NFS is commonly used in one of these ways:
Dovecot is run in a single computer.
Dovecot is run in multiple computers, users are redirected more or less randomly to different computers.
Dovecot is run in multiple computers, each user is assigned a specific computer which is used whenever possible.
The only way to reliably implement the 2nd setup is with director service.
Single Dovecot server setup or Dovecot director cluster setup:
mmap_disable = yes #dotlock_use_excl = no # only needed with NFSv2, NFSv3+ supports O_EXCL and it's faster mail_fsync = always mail_nfs_storage = no mail_nfs_index = no
Multi-server setup that tries to flush NFS caches (increases NFS operations, and isn’t fully reliable), try not to use this:
mmap_disable = yes #dotlock_use_excl = no # only needed with NFSv2, NFSv3+ supports O_EXCL and it's faster mail_fsync = always # These settings slow things down and don't fully work, use director proxy instead: mail_nfs_storage = yes mail_nfs_index = yes
Run ntpd in the NFS server and all the NFS clients to make sure their clocks are synchronized. If the clocks are more than one second apart from each others and multiple computers access the same mailbox simultaneously, you may get errors.
NFS caching problems¶
NFS caching is a big problem when multiple computers are accessing the same mailbox simultaneously. The best fix for this is to prevent it from happening. Configure your setup so that a user always gets redirected to the same server (unless it’s down). This also means that mail deliveries must be done by the same server, or alternatively it shouldn’t update index files.
Dovecot flushes NFS caches when needed if you set mail_nfs_storage=yes, but unfortunately this doesn’t work 100%, so you can get random errors.
Disabling NFS attribute cache helps a lot in getting rid of caching
related errors, but this makes the performance MUCH worse and increases
the load on NFS server. This can usually be done by giving
noac mount option.
If you keep the index files stored on NFS, you’ll need to set mmap_disable=yes. If you’re not running lockd you’ll have to set lock_method=dotlock, but this degrades performance. Note that some NFS installations have problems with lockd. If you’re beginning to get all kinds of locking related errors, try if the problems go away with dotlocking.
With mbox/Maildir formats (but not dbox!) it’s also possible to store index files on local disk instead of on NFS. If the user gets redirected to different servers, the local indexes are automatically created/updated. If the user is (nearly) always redirected to the same server this should be fine and you would likely get higher performance than indexes stored on NFS, but if the server changes it can be slow to recreate the index/cache files.
Single computer setup¶
This doesn’t really differ from keeping mails stored locally. For better performance you should keep index files stored in a local disk.
Random redirects to multiple servers¶
You should avoid this setup whenever possible. Besides the NFS cache problems described above, mailbox contents can’t be cached as well in the memory either. This is more problematic with mbox than with maildir, but in both cases if a client is redirected to a different server when reconnecting, the new server will have to read some data via the NFS into memory, while the original server might have had the data already cached.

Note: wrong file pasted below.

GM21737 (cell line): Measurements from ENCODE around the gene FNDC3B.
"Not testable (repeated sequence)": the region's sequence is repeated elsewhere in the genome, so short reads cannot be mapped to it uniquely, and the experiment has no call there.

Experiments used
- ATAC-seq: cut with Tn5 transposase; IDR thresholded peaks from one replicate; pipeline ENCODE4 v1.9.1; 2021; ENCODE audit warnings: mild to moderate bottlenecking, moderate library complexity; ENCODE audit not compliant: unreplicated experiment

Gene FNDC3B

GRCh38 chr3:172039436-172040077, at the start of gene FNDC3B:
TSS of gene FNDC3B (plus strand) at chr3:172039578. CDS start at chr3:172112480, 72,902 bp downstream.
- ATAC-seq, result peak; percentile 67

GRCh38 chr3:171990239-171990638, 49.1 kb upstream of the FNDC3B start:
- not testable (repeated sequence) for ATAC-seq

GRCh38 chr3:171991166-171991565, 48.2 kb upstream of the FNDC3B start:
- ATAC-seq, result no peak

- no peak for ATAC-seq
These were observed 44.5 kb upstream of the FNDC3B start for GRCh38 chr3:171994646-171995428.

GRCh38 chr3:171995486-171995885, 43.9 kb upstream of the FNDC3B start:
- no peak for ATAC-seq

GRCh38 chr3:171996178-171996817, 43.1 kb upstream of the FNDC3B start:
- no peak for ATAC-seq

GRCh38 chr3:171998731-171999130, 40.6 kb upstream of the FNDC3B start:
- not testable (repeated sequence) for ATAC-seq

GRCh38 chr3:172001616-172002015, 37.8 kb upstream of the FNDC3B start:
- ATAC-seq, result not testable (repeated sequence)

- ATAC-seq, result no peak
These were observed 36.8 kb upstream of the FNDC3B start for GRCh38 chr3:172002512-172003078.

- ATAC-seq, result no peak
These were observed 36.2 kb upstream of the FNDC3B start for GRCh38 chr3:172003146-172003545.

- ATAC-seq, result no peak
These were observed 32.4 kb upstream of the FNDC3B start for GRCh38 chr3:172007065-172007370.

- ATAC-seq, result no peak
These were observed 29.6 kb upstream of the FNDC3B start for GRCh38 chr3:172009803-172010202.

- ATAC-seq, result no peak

If you choose to use this setup, at the very least try to make connections from a single IP redirected into the same server. This avoids the biggest problems with clients that use multiple connections.
Per-user redirects to multiple servers¶
This method performs a lot better than random redirects. It maximizes the caching possibilities and prevents the problems caused by simultaneous mailbox access.
New mail deliveries are often still handled by different computers. This isn’t a problem with maildir as long as you’re not using LDA (i.e. dovecot-uidlist file or index files shouldn’t get updated). It shouldn’t be a problem with mboxes either as long as you’re using fcntl locking. This problem can be fully solved by using LMTP protocol to deliver the mails to the correct server (possibly using Dovecot’s LMTP proxy).
Here’s a list of kernels that have been tried as NFS clients:
FreeBSD has a caching bug which causes problems when mailbox is being accessed from different computers at the same time
utime()is buggy, fix in here. With the fix applied, utime() seems to work perfectly. High-volume systems may experience VFS lock sync issues and for these the complete patchset at ` <http://www.linux-nfs.org/Linux-2.6.x/2.6.16/linux-2.6.16-NFS_ALL.dif>`__ is suggested and appears to work well in production.
Linux 2.6.18: Seems to have intermittent caching issues. The same .config with 188.8.131.52 has been tested and appears to work well.
Linux 2.4.8: Has caching problems, don’t know if they can be solved
Solaris: If it’s completely broken, see ` <http://dovecot.org/list/dovecot/2006-December/018145.html>`__
The Connectathon test suite is very useful to verify a healthy NFS setup, see ` <http://www.connectathon.org/nfstests.html>`__
readdirplus isn’t really needed by Dovecot and it can slow down some NFS servers. Use “nordirplus” mount option to disable it.
Dovecot doesn’t care about root_squash setting, all the root-owned files are in /var/run typically which is not in NFS
In an environment using Debian (2.6.18) clients with Isilon NFS cluster nodes - the following mount options were found to be the most successful:
rsize=32768,wsize=32768,hard,fg,lock,nfsvers=3,tcp,retrans=0,nordirplus 0 0
To learn more about NFS caching and other issues, mostly from a programmer’s point of view, see NFS Coding HOWTO
Use such permissions for the unmounted mount point root directory that Dovecot can’t create files under it. Otherwise if the NFS server isn’t mounted for any reason and user access mails, a new empty user mail directory is created, which breaks things.